When people envision who might be a “person with a disability,” they often think of disabilities that are visible. However, disabilities are both visible and nonvisible. Examples of the former include people who have mobility impairments, are blind or have low vision, are deaf or hard-of-hearing, have developmental/intellectual disabilities or have muscular or neurological conditions. Nonvisible disabilities include psychiatric disabilities, asthma, arthritis, heart disease, HIV/AIDS, Attention Deficit Hyperactivity Disorder, and learning disabilities.
Close collaboration with organizations of and for people with disabilities is critical. With self-determination as a core value, and as people with disabilities themselves become involved in organizations whose leaders are elected from among the disability community, they may tap into priceless networking opportunities. Further, as career counselors and other job placement professionals build strong working partnerships with those serving people with physical, psychiatric, developmental/intellectual, and learning disabilities, new possibilities may arise for building cross-organizational allies to advance mutual goals. Throughout the country in communities of every size, there are Independent Living Centers (ILCs), which have been serving people with all types of disabilities for decades. These centers, along with the Statewide Independent Living Councils (SILCs) merge their advocacy efforts under the National Council on Independent Living (NCIL), “the longest-running national cross-disability, grassroots organization run by and for people with disabilities.” For a list of local organizations serving people with psychiatric disabilities, see the National Alliance on Mental Illness. There are also many other organizations advocating for people with developmental/intellectual disabilities, including The Arc, Self Advocates Becoming Empowered, and Association of University Centers on Disabilities. A good resource for people with learning disabilities is the National Center for Learning Disabilities, in particular their information onUnderstanding Learning and Attention Issues.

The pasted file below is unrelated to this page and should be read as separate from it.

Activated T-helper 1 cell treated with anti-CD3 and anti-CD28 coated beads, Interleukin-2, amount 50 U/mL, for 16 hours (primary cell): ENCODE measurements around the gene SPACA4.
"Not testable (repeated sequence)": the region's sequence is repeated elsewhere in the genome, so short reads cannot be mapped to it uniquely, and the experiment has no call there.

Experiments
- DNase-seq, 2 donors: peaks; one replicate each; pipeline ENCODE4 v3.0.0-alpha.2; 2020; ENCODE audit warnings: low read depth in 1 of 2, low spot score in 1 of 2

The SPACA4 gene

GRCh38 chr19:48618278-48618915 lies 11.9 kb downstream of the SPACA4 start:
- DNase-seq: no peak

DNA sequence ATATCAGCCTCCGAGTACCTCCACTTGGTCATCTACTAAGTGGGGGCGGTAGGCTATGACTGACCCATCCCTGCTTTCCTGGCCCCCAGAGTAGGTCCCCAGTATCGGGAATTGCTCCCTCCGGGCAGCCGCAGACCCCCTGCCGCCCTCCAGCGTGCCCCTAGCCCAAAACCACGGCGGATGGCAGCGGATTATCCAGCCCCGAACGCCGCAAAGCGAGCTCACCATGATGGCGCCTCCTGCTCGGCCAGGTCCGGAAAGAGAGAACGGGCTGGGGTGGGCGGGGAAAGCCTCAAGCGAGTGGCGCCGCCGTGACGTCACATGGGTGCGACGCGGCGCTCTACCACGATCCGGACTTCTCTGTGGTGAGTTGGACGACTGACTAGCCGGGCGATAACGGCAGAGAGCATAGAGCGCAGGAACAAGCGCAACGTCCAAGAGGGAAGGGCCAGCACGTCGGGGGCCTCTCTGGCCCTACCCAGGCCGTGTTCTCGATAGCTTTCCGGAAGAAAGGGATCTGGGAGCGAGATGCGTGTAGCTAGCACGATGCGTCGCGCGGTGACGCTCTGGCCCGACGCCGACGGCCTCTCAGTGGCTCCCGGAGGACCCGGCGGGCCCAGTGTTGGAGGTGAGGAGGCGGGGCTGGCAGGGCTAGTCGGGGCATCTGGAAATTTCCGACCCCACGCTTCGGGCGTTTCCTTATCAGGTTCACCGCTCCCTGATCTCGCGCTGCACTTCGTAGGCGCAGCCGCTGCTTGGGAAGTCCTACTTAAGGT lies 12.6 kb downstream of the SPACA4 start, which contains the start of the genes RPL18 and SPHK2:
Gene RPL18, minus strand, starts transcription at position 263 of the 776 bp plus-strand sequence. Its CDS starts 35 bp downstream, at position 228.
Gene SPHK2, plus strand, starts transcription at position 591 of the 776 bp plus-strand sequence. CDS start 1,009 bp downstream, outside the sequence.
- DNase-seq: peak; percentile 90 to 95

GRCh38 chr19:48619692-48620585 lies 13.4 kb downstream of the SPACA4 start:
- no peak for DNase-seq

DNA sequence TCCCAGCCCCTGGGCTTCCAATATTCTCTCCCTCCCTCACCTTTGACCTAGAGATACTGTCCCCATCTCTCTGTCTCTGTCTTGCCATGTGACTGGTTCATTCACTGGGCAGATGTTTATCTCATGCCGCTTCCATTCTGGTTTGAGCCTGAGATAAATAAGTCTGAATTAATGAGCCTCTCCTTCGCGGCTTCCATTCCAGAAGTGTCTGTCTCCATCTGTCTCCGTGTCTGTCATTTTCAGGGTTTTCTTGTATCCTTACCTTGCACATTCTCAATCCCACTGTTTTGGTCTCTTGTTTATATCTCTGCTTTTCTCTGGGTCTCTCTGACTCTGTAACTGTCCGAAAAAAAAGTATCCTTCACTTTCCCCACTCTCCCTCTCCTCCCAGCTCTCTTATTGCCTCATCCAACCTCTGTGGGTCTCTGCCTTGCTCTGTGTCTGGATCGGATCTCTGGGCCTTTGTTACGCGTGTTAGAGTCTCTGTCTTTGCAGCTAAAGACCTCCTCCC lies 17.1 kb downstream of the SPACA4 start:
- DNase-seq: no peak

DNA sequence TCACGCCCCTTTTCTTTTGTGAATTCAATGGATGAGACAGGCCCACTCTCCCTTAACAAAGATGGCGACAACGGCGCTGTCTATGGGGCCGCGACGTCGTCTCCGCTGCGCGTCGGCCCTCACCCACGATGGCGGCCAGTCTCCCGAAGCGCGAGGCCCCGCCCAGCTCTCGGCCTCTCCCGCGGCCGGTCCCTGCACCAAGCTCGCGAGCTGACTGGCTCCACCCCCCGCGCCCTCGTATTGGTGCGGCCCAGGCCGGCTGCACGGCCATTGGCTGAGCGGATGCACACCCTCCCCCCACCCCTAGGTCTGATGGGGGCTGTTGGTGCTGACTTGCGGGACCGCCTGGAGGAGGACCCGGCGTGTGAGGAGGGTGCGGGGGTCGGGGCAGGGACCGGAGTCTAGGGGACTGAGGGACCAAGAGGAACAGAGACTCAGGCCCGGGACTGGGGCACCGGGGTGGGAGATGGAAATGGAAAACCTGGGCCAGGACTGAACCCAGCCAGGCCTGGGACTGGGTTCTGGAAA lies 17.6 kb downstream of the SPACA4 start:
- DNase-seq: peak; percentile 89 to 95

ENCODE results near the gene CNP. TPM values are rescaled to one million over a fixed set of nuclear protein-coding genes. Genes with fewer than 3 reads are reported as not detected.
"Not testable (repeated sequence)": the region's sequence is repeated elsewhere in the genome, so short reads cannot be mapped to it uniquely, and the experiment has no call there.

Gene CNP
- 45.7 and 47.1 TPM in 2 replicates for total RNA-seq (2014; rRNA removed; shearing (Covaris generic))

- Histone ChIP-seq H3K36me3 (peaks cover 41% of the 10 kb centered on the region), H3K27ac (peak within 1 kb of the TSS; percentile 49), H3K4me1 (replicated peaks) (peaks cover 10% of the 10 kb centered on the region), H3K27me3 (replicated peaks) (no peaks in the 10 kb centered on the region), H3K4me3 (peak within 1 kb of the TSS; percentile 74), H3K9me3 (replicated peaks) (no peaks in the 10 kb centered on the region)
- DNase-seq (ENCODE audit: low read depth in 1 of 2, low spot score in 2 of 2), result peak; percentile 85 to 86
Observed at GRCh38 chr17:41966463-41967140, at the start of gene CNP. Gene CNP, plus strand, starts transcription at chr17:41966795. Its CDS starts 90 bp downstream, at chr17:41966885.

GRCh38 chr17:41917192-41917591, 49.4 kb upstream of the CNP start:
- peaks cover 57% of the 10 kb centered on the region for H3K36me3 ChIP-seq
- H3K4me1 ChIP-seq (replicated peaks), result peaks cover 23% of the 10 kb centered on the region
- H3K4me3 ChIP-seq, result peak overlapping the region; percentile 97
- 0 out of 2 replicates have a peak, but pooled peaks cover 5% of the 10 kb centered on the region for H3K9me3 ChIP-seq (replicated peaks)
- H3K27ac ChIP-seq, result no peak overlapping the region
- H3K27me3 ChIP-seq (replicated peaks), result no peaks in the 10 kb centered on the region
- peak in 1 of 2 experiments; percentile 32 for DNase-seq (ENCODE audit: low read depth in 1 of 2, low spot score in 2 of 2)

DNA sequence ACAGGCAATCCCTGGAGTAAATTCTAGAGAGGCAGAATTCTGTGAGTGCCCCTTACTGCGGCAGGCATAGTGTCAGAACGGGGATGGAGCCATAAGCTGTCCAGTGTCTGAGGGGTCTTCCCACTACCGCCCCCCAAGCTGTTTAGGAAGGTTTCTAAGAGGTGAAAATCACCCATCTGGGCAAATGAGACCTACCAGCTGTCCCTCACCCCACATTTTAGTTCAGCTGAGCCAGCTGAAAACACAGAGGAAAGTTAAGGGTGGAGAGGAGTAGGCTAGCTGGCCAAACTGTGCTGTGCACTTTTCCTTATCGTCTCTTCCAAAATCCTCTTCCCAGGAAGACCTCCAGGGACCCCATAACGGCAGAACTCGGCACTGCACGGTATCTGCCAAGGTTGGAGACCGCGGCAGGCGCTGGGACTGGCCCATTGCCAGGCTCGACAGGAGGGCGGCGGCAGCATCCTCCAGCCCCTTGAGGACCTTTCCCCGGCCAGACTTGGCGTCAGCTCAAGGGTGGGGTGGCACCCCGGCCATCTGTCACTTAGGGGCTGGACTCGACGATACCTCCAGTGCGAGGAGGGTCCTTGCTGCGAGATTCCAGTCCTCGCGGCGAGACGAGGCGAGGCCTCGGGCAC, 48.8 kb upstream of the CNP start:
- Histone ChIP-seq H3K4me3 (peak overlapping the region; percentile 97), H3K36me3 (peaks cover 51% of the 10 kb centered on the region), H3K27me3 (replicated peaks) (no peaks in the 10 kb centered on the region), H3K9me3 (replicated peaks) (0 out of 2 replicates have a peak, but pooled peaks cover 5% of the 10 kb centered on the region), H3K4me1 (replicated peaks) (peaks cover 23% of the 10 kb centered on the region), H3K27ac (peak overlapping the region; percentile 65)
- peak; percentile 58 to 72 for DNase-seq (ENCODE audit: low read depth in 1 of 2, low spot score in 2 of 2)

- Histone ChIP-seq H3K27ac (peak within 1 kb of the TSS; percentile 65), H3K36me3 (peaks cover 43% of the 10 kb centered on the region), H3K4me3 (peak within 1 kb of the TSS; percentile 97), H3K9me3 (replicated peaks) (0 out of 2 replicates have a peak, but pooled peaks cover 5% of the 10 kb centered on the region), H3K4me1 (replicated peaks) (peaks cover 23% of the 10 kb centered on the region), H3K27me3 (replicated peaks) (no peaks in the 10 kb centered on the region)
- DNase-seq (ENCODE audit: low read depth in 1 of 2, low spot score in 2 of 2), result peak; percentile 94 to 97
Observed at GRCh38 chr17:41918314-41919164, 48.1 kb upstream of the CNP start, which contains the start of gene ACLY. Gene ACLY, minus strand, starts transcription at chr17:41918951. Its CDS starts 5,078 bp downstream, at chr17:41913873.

The more people with disabilities view themselves and are viewed as valued members of their communities, the less they will be treated as mere subjects of inspiration. People with disabilities often are viewed as “inspirational,” even when undertaking tasks that would not otherwise be noteworthy if they had been done by non-disabled individuals. In 2014, the late Stella Young delivered a seminal Ted Talk in Sydney, Australia entitled “I’m not your inspiration, thank you very much.” It candidly explores the negative and often unconscious implications surrounding people with disabilities merely being thought of as inspirational. She coined a term that has since become part of the disability lexicon — “Inspiration Porn.” Person-centered career planning is the key, and individuals with disabilities themselves must be at the heart of what drives this effort.